• @PhilipKendall Not really... I was assigned as an individual contributor on this project, but the project manager decided he didn't like some of my answers to scheduling or asking questions about client requirements. So he asked someone more senior to give feedback. That person also seems to have been caught up in the stress/anxiety as well, such as asking for work for this client early which would have caused missing deadlines for other clients, as mentioned above.
    – user70848
    Commented Dec 2, 2018 at 23:55
  • "The client feels that because they're paying they should get whatever they want". That's exactly right. If they pay enough they can get anything they want.
    – Fattie
    Commented Dec 3, 2018 at 4:37

2 Answers 2


What we really need is someone to act as a buffer, to help liaison between the client's requests and the team, but that role was given to the client.

You will have to set-up and enforce rules or fire the client

You may never be able to have a "healthy" work environment in this situation. Your best bet is to minimize damage.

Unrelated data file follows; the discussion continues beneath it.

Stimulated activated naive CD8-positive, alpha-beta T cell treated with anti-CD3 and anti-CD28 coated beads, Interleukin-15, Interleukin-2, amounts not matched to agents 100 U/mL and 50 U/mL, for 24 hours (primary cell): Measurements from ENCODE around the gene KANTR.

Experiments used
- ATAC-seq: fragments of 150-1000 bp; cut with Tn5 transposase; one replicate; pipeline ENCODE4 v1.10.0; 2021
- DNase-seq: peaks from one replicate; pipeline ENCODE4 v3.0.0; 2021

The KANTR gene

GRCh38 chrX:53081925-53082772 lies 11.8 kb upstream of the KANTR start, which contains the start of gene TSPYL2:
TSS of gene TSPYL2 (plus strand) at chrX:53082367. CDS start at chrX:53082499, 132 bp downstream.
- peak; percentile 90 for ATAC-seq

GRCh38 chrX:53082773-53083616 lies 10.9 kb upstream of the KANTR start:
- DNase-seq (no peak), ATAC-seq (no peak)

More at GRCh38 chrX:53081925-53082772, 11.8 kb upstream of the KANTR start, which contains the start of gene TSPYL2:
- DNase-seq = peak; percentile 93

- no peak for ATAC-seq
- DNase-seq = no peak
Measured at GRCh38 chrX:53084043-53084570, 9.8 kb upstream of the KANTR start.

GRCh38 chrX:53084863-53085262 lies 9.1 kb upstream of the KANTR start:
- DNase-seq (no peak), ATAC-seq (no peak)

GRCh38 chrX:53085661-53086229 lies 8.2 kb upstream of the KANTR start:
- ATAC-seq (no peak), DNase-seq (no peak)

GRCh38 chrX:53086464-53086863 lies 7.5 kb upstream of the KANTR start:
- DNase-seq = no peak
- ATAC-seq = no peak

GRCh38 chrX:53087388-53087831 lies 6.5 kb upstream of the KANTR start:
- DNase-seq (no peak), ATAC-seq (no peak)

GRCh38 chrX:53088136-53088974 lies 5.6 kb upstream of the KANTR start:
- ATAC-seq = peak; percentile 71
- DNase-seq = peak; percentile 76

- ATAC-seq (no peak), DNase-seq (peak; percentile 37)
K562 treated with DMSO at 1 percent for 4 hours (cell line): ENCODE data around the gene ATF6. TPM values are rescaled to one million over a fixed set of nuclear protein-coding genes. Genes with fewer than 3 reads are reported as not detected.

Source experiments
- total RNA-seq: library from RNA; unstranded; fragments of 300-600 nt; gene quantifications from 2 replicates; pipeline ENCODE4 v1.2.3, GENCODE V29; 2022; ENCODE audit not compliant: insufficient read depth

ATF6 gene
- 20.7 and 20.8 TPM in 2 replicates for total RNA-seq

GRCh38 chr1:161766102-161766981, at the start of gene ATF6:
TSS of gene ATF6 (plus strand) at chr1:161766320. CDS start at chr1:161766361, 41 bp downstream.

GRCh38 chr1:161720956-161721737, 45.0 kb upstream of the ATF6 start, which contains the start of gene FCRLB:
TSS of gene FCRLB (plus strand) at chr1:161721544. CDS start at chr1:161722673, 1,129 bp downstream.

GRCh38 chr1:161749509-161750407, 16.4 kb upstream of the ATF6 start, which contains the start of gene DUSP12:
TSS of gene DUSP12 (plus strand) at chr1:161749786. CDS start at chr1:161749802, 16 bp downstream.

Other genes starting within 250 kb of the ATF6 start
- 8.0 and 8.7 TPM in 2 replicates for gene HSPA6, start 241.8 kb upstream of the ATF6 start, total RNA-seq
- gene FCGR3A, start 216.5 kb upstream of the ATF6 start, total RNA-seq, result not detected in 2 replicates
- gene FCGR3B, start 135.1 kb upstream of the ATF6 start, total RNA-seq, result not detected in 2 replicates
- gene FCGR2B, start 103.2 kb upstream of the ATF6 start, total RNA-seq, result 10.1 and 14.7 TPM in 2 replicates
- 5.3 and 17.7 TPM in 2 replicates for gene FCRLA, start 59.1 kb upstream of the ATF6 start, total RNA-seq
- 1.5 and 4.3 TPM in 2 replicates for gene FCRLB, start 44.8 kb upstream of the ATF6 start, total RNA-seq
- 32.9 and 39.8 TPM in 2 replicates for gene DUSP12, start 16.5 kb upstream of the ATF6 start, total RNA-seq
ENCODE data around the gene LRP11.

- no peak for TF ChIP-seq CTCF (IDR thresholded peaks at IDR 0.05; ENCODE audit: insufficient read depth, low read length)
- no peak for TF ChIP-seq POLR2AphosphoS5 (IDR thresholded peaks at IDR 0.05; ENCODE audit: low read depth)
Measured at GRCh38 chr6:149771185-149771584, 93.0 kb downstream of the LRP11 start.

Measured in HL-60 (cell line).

I'm assuming you don't want to fire the client. Here are the steps I would take to shield the team as much as possible.

What to do with the client

1) Assign a single person to interface with the client. Let this person know the client is difficult, and have their back in meetings.

2) Don't send anyone in alone. While there should be one person in charge of interfacing, be sure to always send a 2nd person who can step in if things get too heated, or corroborate a story.

3) Don't allow the client to talk with the team members except for the one person who is the interface.

4) Meetings with the client should be highly structured. Make sure there is an agenda. Also, make sure any bug reports or new features are documented heavily. Screenshot or videos are the best here.

5) Have a higher-up step in when needed. Sometimes just talking to an "important person" will alleviate the problem. The client will believe their concerns are taken seriously.

6) Realize you may have to fire this client anyway. The customer is not always right, and sometimes it's best if you part ways with the customer.

What to do with the team

1) Make sure everyone understands you have their back.